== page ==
Churches natural allies in community development initiatives

Through Buckner Family Hope Centers, parents earned the school supplies for their children by participating in classes and volunteering in programs that benefit others. (Photo / John Hall / Buckner)

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Nonprofit organizations focused on community development should recognize churches as natural allies in helping vulnerable children and their families improve their lives, said Lorena Gonzalez, vice president of Urban Strategies.

Lorena Gonzalez

When Gonzalez began work in parenting education, she and her colleagues typically focused on schools as community centers strategically located to affect families in their neighborhoods.

“We soon discovered the schools were overwhelmed, and adding another program to their responsibilities was not the best vehicle for making an impact,” she said.

So, she and her co-workers developed partnerships with churches and other faith communities.

“Churches are trusted, they typically have longevity, and they have established relationships,” she said. “Also, they are aligned with the values that represent what we need to be doing—love, service and responding to needs.”

Gonzales will be a keynote speaker at the 2018 No Need Among You Conference, Oct. 3-5, at First Baptist Church in Waco, sponsored by the Texas Christian Community Development Network.

To improve children’s lives, work with entire families

To make a positive impact on the lives of children—particularly in the Hispanic culture—community development initiatives need to recognize the importance of families, said Gonzalez, who also is president of the National Alliance for Hispanic Families. \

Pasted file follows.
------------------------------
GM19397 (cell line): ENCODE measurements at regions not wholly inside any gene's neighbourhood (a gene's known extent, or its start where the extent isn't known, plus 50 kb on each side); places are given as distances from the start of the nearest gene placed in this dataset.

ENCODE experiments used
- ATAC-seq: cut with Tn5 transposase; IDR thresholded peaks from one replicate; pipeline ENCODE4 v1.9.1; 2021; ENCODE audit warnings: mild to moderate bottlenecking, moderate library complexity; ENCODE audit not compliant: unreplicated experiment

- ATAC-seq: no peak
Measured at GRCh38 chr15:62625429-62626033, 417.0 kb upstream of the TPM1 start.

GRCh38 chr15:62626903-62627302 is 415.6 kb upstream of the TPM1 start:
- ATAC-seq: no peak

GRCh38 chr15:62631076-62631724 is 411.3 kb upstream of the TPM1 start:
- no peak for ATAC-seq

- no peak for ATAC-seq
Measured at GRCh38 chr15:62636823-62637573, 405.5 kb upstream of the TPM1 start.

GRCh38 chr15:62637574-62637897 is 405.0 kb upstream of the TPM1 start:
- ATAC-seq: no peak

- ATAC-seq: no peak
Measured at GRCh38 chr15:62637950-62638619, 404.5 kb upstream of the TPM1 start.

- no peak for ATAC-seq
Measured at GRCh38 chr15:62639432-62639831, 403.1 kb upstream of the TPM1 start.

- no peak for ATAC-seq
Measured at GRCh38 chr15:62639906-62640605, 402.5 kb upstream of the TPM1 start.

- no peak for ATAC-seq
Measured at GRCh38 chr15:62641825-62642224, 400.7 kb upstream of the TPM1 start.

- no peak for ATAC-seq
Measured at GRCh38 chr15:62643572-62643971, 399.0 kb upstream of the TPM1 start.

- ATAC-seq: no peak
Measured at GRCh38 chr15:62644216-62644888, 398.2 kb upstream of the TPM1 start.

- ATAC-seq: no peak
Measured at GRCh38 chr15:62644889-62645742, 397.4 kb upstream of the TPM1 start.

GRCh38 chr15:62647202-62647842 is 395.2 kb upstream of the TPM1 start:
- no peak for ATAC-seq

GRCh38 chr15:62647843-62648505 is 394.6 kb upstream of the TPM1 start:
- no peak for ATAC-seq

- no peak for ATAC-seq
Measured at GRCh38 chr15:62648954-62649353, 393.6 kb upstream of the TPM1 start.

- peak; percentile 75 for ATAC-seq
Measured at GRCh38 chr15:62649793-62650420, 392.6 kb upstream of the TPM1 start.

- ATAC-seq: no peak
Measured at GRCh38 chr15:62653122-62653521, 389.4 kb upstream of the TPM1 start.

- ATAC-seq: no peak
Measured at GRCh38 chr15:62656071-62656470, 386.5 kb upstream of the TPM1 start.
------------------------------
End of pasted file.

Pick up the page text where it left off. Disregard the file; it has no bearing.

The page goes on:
“In the Latino culture, we must take a holistic approach that involves the entire family,” she said.

Again, she noted, churches value families and understand the value of ministering across generations and engaging all age groups.

Build on strengths

Gonzalez hopes churches will recognize the value in collaborative approaches that build on the inherent strengths in communities rather than looking only at addressing urgent needs.

“We can build on the gifts, talents and knowledge that people possess and help them move forward,” she said.

Rather than assuming a more affluent and better-educated volunteer from outside the community has all the answers, a balanced approach to community development recognizes the skills people in poverty often already have.

For instance, she pointed to the remarkable budgeting ability and time-management skills demonstrated by parents who work multiple low-paying jobs and manage to provide the essentials for their families. Looking particularly at the Hispanic culture, she also noted the ability to maintain healthy cross-generational relationships in extended families.

Tell the stories

Gonzalez noted her parents were migrant workers with about a third-grade education who made a living picking spinach. Their children have doctorates, and their grandchildren include attorneys and engineers.

“My parents were not fully educated, but they had a vision, a strategy and a plan for improving the life of their family,” she said.

Just as churches recognize the importance of bearing witness through personal testimonies of faith, second- and third-generation Hispanics can inspire people in their communities of origin by telling their own stories, she added.

“It’s important for people in marginalized populations to meet someone who comes from their community who has his or her own story to share,” she said.

 

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